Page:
Design pattern or plain old polymorphism?
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Thread: Design pattern or plain old polymorphism?

  1. #1
    Join Date
    Mar 2009
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    3

    Design pattern or plain old polymorphism?

    Hello there,

    I have a design issue that I'd like to share with you and hopefully get some suggestions to solve what should be a straight forward problem.

    I have a class (classA) that uses reference counting on the private data members - much like Qt does. This class is one of many classes that share a number of features, like logging and error checking - which are are done on the private data members (eg "p->_logMessage", where "p" is a pointer to the shared reference counted data).

    So I've decided to put some common functionality into a separate class, classB, which classA now inherits. What I'd like to do is to access various private methods of classA from classB.

    So,

    class classB {
    public:
    classB() {}
    void someFunc() { /* do stuff and log any errors*/ }
    };

    struct classAPrivate {
    string error;
    etc etc
    };

    class classA : public classB {
    public:
    classA() : classB() {}
    setError(string msg) { p->error = msg; }
    private:
    classAPrivate* p;
    }

    So in classB I'd like to somehow be able to access the "setError" function for classA. Eg when I call someFunc(), the error message may need to be set in classA.


    One solution I've got is to declare another abstract class, classC, which declares the setError() method as pure virtual. A pointer to classC is then given to classB in the constructor and stored as a private data member. Now it is possible to call setError() from classB using the classC pointer - which will call the implementation defined in classA. Phew!

    Question is, is there a better way of doing this? I've considered using functors for this, but this wouldn't be any cleaner than my current implementation - in fact a whole lot messier. Perhaps the command pattern?

    The problem could be condensed into the following:

    "How can I call private methods in a derived class from a base class".

    Any help much appreciated!

  2. #2
    Join Date
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    Salt Lake City, Utah
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    Re: Design pattern or plain old polymorphism?

    Why don't you just define the 'setError' method as virtual or pure virtual in classB, then change it in classA. Any classA object cast into a classB will then have access to classA's setError
    Intel Core Duo Macbook w/ Mac OS 10.5.6
    gcc 4.2.1 (i386-apple-darwin9.1.0) and Xcode 3.1.1

  3. #3
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    Mar 2009
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    3

    Re: Design pattern or plain old polymorphism?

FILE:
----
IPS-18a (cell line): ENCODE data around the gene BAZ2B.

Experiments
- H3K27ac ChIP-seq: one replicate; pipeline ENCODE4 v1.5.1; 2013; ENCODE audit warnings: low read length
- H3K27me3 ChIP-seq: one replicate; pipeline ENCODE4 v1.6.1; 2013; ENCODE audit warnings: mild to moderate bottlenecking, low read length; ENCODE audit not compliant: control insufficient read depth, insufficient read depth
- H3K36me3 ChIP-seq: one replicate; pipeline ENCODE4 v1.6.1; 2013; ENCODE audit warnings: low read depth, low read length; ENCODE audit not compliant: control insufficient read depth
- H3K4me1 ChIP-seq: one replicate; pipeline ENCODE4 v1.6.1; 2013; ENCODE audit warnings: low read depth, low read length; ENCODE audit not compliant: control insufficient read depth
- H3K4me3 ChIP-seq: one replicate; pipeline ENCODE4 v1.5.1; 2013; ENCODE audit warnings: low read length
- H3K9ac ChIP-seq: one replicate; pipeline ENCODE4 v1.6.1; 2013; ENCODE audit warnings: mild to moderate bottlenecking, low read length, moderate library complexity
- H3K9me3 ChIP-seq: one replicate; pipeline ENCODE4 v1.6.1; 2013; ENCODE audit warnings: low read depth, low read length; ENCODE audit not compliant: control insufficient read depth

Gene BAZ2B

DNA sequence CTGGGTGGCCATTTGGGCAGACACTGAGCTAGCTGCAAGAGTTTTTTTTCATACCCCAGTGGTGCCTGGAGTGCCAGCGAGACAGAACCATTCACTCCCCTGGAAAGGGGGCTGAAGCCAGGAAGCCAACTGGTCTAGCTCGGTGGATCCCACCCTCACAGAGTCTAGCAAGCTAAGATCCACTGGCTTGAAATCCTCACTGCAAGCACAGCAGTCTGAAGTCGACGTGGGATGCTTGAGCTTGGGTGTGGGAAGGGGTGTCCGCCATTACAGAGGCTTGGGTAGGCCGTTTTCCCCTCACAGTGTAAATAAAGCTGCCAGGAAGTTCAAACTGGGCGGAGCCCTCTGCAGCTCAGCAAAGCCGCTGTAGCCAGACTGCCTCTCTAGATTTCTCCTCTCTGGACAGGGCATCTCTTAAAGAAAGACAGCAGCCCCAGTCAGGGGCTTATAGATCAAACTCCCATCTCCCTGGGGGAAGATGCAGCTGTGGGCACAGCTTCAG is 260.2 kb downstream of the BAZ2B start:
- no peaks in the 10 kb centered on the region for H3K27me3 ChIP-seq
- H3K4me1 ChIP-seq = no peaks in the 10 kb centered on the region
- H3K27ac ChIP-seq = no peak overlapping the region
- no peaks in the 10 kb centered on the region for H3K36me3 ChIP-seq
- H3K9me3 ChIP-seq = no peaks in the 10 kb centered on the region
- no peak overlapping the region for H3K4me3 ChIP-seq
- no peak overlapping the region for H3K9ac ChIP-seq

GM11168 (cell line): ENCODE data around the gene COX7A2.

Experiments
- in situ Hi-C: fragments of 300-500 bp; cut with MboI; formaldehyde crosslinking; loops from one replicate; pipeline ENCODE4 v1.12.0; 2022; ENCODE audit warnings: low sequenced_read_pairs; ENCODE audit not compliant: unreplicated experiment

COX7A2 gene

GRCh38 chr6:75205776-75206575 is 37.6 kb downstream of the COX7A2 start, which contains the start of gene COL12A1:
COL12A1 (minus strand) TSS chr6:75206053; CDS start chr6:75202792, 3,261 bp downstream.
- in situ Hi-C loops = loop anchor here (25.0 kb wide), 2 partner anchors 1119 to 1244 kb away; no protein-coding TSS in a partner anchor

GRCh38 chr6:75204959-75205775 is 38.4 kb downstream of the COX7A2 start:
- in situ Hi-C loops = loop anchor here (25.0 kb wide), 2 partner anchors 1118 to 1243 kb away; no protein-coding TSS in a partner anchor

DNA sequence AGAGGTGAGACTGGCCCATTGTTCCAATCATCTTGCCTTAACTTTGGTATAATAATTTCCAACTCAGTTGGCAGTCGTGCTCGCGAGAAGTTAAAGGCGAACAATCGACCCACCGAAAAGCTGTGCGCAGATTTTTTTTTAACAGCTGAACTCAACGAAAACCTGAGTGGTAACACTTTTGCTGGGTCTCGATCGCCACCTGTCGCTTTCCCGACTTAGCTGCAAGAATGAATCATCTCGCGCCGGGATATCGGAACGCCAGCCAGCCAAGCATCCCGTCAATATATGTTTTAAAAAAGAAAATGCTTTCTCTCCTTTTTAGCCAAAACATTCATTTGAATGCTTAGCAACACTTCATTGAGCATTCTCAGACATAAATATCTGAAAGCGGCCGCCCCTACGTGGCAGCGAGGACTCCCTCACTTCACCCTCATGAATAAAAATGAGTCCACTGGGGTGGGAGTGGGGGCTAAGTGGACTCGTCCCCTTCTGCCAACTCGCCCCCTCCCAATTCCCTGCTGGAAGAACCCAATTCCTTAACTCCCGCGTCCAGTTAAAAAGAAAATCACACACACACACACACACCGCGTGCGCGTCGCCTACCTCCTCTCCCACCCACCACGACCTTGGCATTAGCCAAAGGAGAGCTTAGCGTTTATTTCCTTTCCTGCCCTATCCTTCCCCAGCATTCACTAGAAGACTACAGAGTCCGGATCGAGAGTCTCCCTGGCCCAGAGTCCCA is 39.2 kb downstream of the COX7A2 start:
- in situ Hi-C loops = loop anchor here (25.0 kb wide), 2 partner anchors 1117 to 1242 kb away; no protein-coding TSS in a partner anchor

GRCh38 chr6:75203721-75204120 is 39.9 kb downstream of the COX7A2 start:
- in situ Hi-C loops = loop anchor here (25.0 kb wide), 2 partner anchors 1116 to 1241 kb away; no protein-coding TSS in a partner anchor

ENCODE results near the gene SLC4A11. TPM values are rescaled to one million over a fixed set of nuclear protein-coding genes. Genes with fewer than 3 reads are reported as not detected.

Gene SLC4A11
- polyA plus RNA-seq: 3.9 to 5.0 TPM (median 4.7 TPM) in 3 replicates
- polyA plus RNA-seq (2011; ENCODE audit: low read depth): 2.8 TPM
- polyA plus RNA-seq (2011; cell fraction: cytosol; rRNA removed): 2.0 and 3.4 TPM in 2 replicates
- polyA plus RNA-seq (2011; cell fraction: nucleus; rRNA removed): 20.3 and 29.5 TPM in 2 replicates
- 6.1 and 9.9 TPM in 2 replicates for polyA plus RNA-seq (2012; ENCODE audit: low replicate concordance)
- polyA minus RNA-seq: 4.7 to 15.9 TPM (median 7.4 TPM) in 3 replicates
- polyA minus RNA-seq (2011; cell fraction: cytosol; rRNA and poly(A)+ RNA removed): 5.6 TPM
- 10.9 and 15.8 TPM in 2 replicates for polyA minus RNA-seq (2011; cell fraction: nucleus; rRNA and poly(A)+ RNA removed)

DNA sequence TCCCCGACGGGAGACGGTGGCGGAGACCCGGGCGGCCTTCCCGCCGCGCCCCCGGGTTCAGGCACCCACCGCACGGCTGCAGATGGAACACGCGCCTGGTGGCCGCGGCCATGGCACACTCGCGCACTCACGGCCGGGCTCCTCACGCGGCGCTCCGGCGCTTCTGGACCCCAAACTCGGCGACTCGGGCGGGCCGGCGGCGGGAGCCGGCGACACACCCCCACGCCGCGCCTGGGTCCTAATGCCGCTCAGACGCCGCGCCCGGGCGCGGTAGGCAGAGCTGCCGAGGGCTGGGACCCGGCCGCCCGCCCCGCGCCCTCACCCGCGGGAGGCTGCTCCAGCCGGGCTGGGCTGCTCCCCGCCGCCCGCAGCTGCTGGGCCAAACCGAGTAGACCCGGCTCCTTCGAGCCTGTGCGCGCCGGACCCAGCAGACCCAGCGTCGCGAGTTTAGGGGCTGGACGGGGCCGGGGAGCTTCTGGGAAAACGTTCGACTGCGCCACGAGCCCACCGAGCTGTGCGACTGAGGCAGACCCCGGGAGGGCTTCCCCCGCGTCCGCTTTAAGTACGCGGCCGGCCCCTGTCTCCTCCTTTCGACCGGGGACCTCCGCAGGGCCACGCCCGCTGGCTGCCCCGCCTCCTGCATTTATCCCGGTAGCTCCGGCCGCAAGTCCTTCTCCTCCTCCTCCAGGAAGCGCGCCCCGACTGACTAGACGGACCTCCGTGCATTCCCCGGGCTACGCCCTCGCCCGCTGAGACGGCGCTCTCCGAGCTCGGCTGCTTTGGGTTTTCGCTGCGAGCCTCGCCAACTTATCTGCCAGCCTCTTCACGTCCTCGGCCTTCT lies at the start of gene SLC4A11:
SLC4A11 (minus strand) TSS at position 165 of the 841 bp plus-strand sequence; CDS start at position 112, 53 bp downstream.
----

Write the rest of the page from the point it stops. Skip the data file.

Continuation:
Yes, that's an option - but I have a bunch of common methods that I'd like to implement only in the base class, but they need to act on the reference counted data classes which are private to classA.
    What I think I need is a template class - probably as part of classB that will define a getref() method that allows it access to classA's private data.

  4. #4
    Join Date
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    Location
    Singapore
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    Re: Design pattern or plain old polymorphism?

    Quote Originally Posted by nullhead View Post
    Yes, that's an option - but I have a bunch of common methods that I'd like to implement only in the base class, but they need to act on the reference counted data classes which are private to classA.
    What I think I need is a template class - probably as part of classB that will define a getref() method that allows it access to classA's private data.
    You seem to be thinking as if class A object is different from Class B object, when they are the same object

  5. #5
    Join Date
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    Salt Lake City, Utah
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    Re: Design pattern or plain old polymorphism?

    Quote Originally Posted by nullhead View Post
    Yes, that's an option - but I have a bunch of common methods that I'd like to implement only in the base class, but they need to act on the reference counted data classes which are private to classA.
    What I think I need is a template class - probably as part of classB that will define a getref() method that allows it access to classA's private data.
    If classA and classB both need to access the method, you should put it in classB.
    If you want it generic to any type, make the classes templates.
    If you want only classB to be generic to any type and classA to be a specific type, only make classB a template, and vise versa.
    If the data will only exist in classA, but you still want to be able to access the data with a method in classB, you need the classB version to be virtual or pure virtual, and implement the same method in classA.
    If you give classB pure virtual members, you won't be able to instantiate it.
    In short, if you want to access classA members from classB, either some placeholder data member must be defined in classB, or you use virtual methods and instantiate a classA object, then cast it to a classB object. If you want it generic, make it generic.
    Intel Core Duo Macbook w/ Mac OS 10.5.6
    gcc 4.2.1 (i386-apple-darwin9.1.0) and Xcode 3.1.1

  6. #6
    Join Date
    Mar 2009
    Posts
    3

    Re: Design pattern or plain old polymorphism?

    Hi Etherous
    I've looked at Scott Meyer's item 29 in the "More Effective C++" book, which almost does the right thing, but it's a good start.

    Thanks for all your replies - much appreciated!

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